Flu cases have now been reported in every area of the country as the final two areas holding out had incidents flagged up.
The national FluSurvey map, updated every three minutes, shows all types of the bug including the potentially deadly Aussie strain threatening the UK.
The last two areas to report cases were Dorchester and the City of London.
Uploaded reports on the map are used by Public Health England and London School of Hygiene and Tropical Medicine.
There were 30 confirmed cases of Aussie flu at the weekend in one city alone as it continued its spread across the UK.
Sunderland and Durham feature on a map of hotspots.
Dr Richard Pebody, Acting Head of Respiratory Diseases department at Public Health England, said: “As we would expect at this time of year, flu levels have increased this week.
“Our data shows more people are visiting GPs with flu symptoms and we are seeing more people admitted to hospitals with it.
“The vaccine is the best defence we have against the spread.”
The latest statistics suggest around 4.5 million people in England are suffering from flu-like symptoms, with cases soaring by 48% in a week.
Some experts predict this could be the worst flu season in 50 years.
GP surgeries are reportedly overwhelmed with patients and hospitals have cancelled 55,000 ops to cope with the crisis.
Britain’s flu season often mirrors Down Under’s winter and the Aussie flu, or H3N2, triggered three times the normal number of cases there six months ago.
“Although the symptoms – a temperature, sore throat , headache and muscle aches – are essentially the same, they can be much more severe with Aussie flu than with usual flu,” explains Dr Ben Coyle, Chief Medical Officer at the Now Healthcare Group.
So, with Britain on the brink of an epidemic, here’s how to protect yourself against the particularly nasty strain from Australia…
Is it still worth getting the flu jab?
“Yes,” says Boots Pharmacist Angela Chalmers: “It’s not too late and, despite reports to the contrary, the current vaccination protects against Aussie flu.
“People should still get a flu jab if they haven’t done so already.”
People most at risk from serious illness or death if they catch flu can still get the vaccine free on the NHS, via their GP.
This includes anyone 65 and over, those with certain long-term medical conditions, people in long-stay residential care homes, carers and pregnant women.
The vaccine is also offered to most children aged from two to 11 – check with your GP surgery.
But even if you don’t qualify for a free jab you can still get one, with most pharmacies offering it privately, including Superdrug from £9.99, Lloyds Pharmacy £10, Boots £12.99 and Tesco £9.
Other good strategies
Wear gloves and wash your hands regularly
Although sneezes and coughs can spread the flu virus directly, you’re actually far more likely to become infected by touching contaminated surfaces – where bugs can last for 24 hours or more – and then touching your eyes or nose.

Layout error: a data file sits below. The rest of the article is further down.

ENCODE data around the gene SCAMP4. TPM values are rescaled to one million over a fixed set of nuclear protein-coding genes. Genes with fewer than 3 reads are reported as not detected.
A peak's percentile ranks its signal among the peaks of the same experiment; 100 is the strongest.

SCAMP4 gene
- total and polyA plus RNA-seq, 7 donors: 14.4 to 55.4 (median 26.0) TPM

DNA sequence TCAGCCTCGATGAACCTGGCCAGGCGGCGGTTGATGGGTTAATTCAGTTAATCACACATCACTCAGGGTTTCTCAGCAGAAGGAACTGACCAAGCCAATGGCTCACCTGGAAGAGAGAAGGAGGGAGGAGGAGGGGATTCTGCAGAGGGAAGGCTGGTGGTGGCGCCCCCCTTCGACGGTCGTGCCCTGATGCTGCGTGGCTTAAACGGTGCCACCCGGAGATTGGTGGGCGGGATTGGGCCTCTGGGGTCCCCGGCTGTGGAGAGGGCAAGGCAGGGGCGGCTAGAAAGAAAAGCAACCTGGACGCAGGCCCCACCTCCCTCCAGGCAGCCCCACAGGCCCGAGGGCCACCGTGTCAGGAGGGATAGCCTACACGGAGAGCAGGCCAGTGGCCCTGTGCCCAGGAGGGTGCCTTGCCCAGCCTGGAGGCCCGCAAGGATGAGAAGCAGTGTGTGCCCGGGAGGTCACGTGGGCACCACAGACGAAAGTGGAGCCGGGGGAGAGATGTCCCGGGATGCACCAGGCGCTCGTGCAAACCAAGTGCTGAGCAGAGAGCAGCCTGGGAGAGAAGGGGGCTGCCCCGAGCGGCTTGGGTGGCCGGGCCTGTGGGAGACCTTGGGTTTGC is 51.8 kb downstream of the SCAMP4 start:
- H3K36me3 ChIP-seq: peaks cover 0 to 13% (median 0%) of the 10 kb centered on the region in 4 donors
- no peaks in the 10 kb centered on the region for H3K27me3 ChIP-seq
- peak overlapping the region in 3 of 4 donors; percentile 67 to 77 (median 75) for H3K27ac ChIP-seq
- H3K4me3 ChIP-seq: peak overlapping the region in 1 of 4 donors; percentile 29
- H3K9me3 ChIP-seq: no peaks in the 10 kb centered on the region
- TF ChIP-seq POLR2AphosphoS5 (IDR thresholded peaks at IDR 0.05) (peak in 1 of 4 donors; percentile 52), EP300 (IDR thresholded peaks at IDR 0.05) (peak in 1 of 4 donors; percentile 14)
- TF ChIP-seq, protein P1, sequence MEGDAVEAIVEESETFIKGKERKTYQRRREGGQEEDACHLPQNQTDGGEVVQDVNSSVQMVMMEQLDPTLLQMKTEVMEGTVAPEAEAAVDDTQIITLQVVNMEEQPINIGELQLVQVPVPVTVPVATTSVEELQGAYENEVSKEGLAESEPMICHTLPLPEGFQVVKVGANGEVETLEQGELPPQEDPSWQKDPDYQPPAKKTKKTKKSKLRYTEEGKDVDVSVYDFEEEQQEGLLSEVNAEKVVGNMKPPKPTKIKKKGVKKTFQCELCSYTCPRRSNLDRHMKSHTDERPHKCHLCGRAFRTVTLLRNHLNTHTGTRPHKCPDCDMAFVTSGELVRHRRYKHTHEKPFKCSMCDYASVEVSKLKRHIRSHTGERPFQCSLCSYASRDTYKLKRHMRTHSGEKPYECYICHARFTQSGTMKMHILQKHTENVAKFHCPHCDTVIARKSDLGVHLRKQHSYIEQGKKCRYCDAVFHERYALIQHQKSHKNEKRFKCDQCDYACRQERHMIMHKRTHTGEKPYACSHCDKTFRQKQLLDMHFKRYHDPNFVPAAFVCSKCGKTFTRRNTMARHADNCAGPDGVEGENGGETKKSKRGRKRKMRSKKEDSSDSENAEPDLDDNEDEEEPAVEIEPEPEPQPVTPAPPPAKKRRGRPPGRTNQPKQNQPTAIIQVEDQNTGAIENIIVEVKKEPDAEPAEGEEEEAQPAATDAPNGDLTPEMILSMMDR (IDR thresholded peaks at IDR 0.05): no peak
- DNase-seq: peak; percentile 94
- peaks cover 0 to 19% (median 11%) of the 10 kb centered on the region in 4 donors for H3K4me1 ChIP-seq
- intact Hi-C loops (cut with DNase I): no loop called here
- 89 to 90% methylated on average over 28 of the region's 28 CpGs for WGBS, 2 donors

To combat, wash your hands throughout the day and keep a hand sanitising gel in your bag for when you can’t access a tap.
Wear winter gloves on public transport, using a cash machine or paying in a shop to further reduce potential germ exposure – as well as avoiding contact with sick people and crowded areas.
Boost friendly bacteria
Taking a daily probiotic for a regular dose of friendly bacteria may protect against flu and could also boost your response to the flu vaccine, helping ensure its effectiveness according to research.
This could be particularly useful in the elderly for whom the jab may be less effective.
Because the gut controls much of our immune system, boosting its levels of beneficial bacteria helps crowd out the bad germs that make us sick.
Try Bio-kult (£9.25 for 30 from bio-kult.com).
Increase your Vitamin D
Most cold and flu experts now recommend a daily dose of vitamin D throughout winter.
This is vital to support our immune system, enabling it to fight off flu, and since vitamin D is made by the action of sun on our skin, levels are naturally much lower in winter.
The Government advises taking 10mcg of Vitamin D daily from October to March – however for a stronger immune boost, a higher dose, as found in many health food supplements, may be necessary. Try: BetterYou Dlux1000, 25mg (£6.95, from betteryou.com).
Enlist herbal help
Research by the Common Cold Centre at Cardiff has found that simply taking the herb echinacea as a supplement can reduce the number of colds and flu you catch by more than 25%.
Try Echinaforce Chewables (£5.25 from avogel.co.uk)
What to try if you do succumb
- Keep warm, stay in bed and rest.
- Drink plenty of fluids to stay hydrated.
- Choose paracetamol-based remedies. A study by Southampton University found that patients who took paracetamol rather than ibuprofen to ease flu symptoms recovered faster. Try: Lemsip Max Cold & Flu capsules (£4.19, from Boots).
- See your GP if you’re in an at-risk group – younger children, over-65s, pregnant women, as well as those who have a long-term medical condition or a weakened immune system, should always see their GP if flu symptoms are severe.
- If your symptoms fail to improve after seven days, otherwise healthy adults should then consider going to see their doctor.
- But if you develop sudden chest pain, have trouble breathing or start coughing blood, you should go to A&E immediately.
- Don’t ask for antibiotics – they only target bacteria and can’t kill the flu virus, so will not relieve symptoms or aid your recovery.
- Your GP will only prescribe antibiotics if flu results in a secondary infection, such as a chest infection.
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